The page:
Virtual commissioning is used to test control code deployed on Programmable Logical Controllers. Simulation models of a plant are the basis for simulation approaches covering virtual commissioning. However, it is often unclear what granularity these simulation models should have and how standardized levels of detail and particular model types should be defined. The approach presented herein identifies appropriate levels of detail and model types based on a hierarchical perception of automated manufacturing plants. The aim of this contribution is to systematize modelling approaches, especially the automatic generation of manufacturing plants’ models.
Article
Zusammenfassung Der Simulation kommt im Rahmen einer durchgehenden digitalen Fabrikplanung immer größere Bedeutung zu. Eine Möglichkeit, die Qualität sowie Termintreue bei der Erstellung von automatisierten fertigungstechnischen Anlagen sicherzustellen, stellt die virtuelle Inbetriebnahme (VIBN) dar. Der dafür notwendige Modellbildungsprozess ist jedoch oftmals mit hohen Aufwänden verbunden. Der Beitrag zeigt, wie sich dieser Aufwand durch eine automatische Simulationsmodellgenerierung minimieren lässt.
Conference Paper
Dieser Beitrag gibt einen Überblick über wesentliche Aspekte der Modellierung und Simulation von Cyber-Physical Systems (CPS) in der Modellierungssprache Modelica®. Es werden spezifische Probleme erläutert, die sich zum einen aus der hybriden Form der beschreibenden Modelle ergeben, zum anderen aus der Größe und Komplexität von CPSModellen, die eine modulare, komponentenbasierte Modellierung unumgängliche machen. Bekannte Modellierungsansätze werden erläutert sowie neue systematische Methoden gezeigt,um die rechnerische Effizienz und die Korrektheit von CPS-Simulationen sicherzustellen.
Conference Paper
Though systems with mixed discrete/continuous behaviors can be handled by proper hybrid simulation tools, the efficiency of simulation is often not satisfactory. The performance of simulation is affected by various system properties such as the frequency of events, the number of continuous state variables, etc. In an ordinary modeling and simulation approach, the hybrid sys- tem is considered as a whole thus every local event has global effects. I.e. An event triggered by any element of the system causes the numerical solver to detect the event and recalculate all state variables. This works well if the discrete event logic couples tightly with continuous behavior evo- lution. A tight coupling means that the discrete event sub-system governs the whole system and all its events necessarily trigger the switch of equation system or stop/restart of the numerical solver. However, in case of a loose coupling, i.e. not all the events from the discrete event sub-system are relevant to the continuous sub-system, this approach is excessively expensive. This paper gives a general approach to achieve more efficient simulations of hybrid systems with loose coupling, es- pecially for stiff systems such as the Networked Control/Automation Systems (NCS/NAS) in which different system components have strongly distinguished temporal characteristics. Advan- tages of this approach are demonstrated using the simulation tool Modelica/Dymola.
Conference Paper
Numerical simulation of stiff and hybrid systems is widely used in various engineering domains. Numerical solvers, originally designed for purely continuous problems, are not sufficient for these systems. Modern simulation environments provide necessary modifications and extensions to solve the problem. The implementation details of solvers and run time systems greatly affect the performance of simulations regarding accuracy, velocity of simulation, compactness of results, and efficiency. Since no all-powerful solver exists, we assess four popular solvers (DASSL, LSODAR, DOPRI5, RADAU IIA), included in the all-purpose simulator Dymola<sup>®</sup> for different problems with continuous, stiff, and hybrid behavior. Key traits, including the number of steps, accuracy, CPU time and the event handling capability, are examined and advice for solver selection is given.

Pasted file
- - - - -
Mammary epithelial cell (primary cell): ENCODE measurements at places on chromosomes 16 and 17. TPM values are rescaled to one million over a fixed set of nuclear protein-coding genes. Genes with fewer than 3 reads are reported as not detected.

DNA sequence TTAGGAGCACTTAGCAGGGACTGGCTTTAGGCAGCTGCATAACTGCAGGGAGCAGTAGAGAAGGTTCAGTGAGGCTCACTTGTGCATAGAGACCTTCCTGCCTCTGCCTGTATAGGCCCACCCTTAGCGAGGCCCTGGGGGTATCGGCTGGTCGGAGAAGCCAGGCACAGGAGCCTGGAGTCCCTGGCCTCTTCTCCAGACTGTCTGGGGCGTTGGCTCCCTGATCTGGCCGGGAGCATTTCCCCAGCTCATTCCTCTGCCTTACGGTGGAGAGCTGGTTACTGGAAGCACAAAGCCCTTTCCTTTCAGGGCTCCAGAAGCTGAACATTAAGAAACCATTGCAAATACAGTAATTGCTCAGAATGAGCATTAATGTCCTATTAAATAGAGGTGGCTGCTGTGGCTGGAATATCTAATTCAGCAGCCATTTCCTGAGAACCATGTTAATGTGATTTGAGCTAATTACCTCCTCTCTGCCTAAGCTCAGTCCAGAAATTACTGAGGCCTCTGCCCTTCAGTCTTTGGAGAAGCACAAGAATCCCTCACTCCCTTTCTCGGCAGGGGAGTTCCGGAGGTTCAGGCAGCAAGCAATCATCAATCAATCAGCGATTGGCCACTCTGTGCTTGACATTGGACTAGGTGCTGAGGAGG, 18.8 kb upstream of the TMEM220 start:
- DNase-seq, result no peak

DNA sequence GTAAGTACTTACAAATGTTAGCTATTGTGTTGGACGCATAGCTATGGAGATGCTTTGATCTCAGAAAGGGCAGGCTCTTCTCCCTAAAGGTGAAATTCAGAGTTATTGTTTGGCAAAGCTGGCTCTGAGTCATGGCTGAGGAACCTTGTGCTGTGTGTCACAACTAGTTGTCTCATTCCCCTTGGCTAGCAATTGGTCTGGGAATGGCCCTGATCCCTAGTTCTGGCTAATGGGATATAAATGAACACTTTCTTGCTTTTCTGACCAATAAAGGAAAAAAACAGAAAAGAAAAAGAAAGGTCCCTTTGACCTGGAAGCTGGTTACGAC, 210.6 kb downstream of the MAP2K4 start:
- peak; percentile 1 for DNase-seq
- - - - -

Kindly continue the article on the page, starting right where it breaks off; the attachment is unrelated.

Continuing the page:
FMI for Model Exchange 1.0 Spec- ification: https://svn.modelica.org /fmi/branches/public/specifications/FMI_for_ ModelExchange_v1
  • Modelisar
Modelisar, FMI for Model Exchange 1.0 Spec- ification: https://svn.modelica.org /fmi/branches/public/specifications/FMI_for_ ModelExchange_v1.0.pdf, 2010.
Standard for Modeling and Simulation (M&S) High Level Architecture (HLA) -Framework and Rules
IEEE 1516: Standard for Modeling and Simulation (M&S) High Level Architecture (HLA) -Framework and Rules. 2010.
  • P Puntel-Schmidt
  • A Fay
  • W Riediger
  • T Schulte
  • F Köslin
  • S Diehl
P. Puntel-Schmidt, A. Fay, W. Riediger, T. Schulte, F. Köslin, S. Diehl: Validierung von Steuerungscode mit Hilfe automatisch generierter Simulationsmodelle. In: at – Automatisierungstechnik 2015; 63(2), S. 111–120.
Entwurf einer Modelica Simulationsbibliothek für die virtuelle Inbetriebnahme fertigungstechnischer Anlagen
  • F Köslin
  • P Schmidt
  • W Riediger
  • A Fay
F. Köslin, P. Puntel Schmidt, W. Riediger, A. Fay: Entwurf einer Modelica Simulationsbibliothek für die virtuelle Inbetriebnahme fertigungstechnischer Anlagen. In: 7th International Symposium on Automatic Control, AUTSYM 2014, 25.--26.09.2014, Wismar.
Systems Engineering. Grundlagen und Anwendungen
  • R Haberfellner
  • O De Weck
  • E Fricke
  • S Vössner
Haberfellner, R., de Weck, O., Fricke, E., Vössner, S.: Systems Engineering. Grundlagen und Anwendungen. Orell Füssli Verlag AG, Zürich, 2012.